NEW YORK CITY, NY (November 6, 2008) -- In the early 1980s when a doctor suspected a patient had heart disease or cancer, the ability to provide an accurate diagnosis through nuclear imaging was limited. It was still a relatively young and undeveloped specialty. Today, high-tech nuclear medicine equipment including next-generation PET/CT scans is allowing physicians to see the tiniest metabolic details to evaluate tumor images, monitor blood flow and evaluate metabolic functions associated with dozens of diseases. A PET/CT scan is an imaging test that combines positron emission tomography (PET) and computed tomography (CT) techniques.
Strides in the field of nuclear medicine, both in the United States and globally, have corresponded to and benefited from the growth of the Department of Nuclear Medicine at Albert Einstein College of Medicine and at Montefiore Medical Center. It is the only department-level program among medical schools and their academic medical center partners in New York City and today is celebrating its 25th year. To commemorate the anniversary, the department is holding a four-day symposium to highlight its achievements.
"Nuclear medicine has played an increasingly important role in collaborating with other specialties, such as radiation oncology, to diagnose and treat cancer and other diseases and engage in studies that lead to a better understanding of these diseases," said Steven M. Safyer, MD, President and CEO, Montefiore Medical Center, where endocrinologist Dr. Sam Seidlin first used radioactive iodine to treat thyroid cancer in the 1940s. "It is the synergy of technology and expertise between departments, and between Montefiore and Einstein, that is producing so many advances in patient care now."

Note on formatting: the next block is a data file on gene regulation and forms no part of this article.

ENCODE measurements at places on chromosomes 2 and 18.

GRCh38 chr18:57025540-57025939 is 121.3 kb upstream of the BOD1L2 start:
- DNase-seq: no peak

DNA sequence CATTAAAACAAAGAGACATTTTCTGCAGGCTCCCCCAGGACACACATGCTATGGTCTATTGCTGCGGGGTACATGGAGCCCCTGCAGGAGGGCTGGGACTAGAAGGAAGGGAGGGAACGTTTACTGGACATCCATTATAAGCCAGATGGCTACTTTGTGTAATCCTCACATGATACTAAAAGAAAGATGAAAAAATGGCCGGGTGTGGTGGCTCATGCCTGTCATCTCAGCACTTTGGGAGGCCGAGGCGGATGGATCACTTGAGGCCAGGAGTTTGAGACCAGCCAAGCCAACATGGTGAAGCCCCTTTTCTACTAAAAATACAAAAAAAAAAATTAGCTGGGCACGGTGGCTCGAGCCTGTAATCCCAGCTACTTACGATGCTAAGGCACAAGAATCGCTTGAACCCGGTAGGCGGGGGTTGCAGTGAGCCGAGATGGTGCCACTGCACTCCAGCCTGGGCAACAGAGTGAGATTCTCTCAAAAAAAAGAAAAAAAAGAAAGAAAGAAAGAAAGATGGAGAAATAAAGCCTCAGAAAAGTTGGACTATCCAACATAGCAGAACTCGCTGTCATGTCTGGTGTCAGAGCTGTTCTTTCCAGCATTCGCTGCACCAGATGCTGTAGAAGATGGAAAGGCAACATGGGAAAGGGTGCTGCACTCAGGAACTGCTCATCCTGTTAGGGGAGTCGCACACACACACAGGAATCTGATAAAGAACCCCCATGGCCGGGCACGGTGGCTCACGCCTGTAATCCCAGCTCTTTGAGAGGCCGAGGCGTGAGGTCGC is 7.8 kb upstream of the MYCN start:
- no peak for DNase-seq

"We have a lot to celebrate," said M. Donald Blaufox, M.D., Ph.D., chairman of the department at Einstein and at Montefiore since its inception in 1982. "Advances in technology over the past two and half decades have vastly improved our ability to diagnose and treat brain and heart diseases, cancer and an array of other serious illnesses," he said. "Recent findings by ourresearchers have produced innovative approaches to treating melanoma and potentially identifying Alzheimer's disease at an earlier stage."
Nuclear Medicine's Role in Identifying Alzheimer's and Treating Melanoma
While diagnostic scanning, including the use of gamma cameras and SPECT (single photon emission computed tomography) technology has become routine, one of the newest areas of nuclear medicine utilized at Einstein involves an advanced form of PET/CT, called "time of flight," considered far more accurate than traditional PET/CT scans.
Einstein has been beta testing time of flight technology to distinguish Alzheimer's disease from healthy brain aging. Working with Bayer HealthCare, Einstein researchers are testing a molecular imaging agent, known as BAY 94-9172, that targets amyloid plaques in the brain. "Amyloid plaques are hallmarks of Alzheimer's which, until now, could only be detected under a microscope after one had passed away. This research could lead to earlier and more accurate diagnosis of the disease," said Joshua R. Steinerman, M.D., assistant professor of neurology and associate director of the Einstein-Montefiore Brain Aging Center.
In collaboration with Arturo Casadevall, M.D., Ph.D., chair and Forchheimer Professor of Microbiology & Immunology, Ekaterina Dadachova, Ph.D., associate professor of nuclear medicine and microbiology & immunology, identified a potential new treatment for melanoma.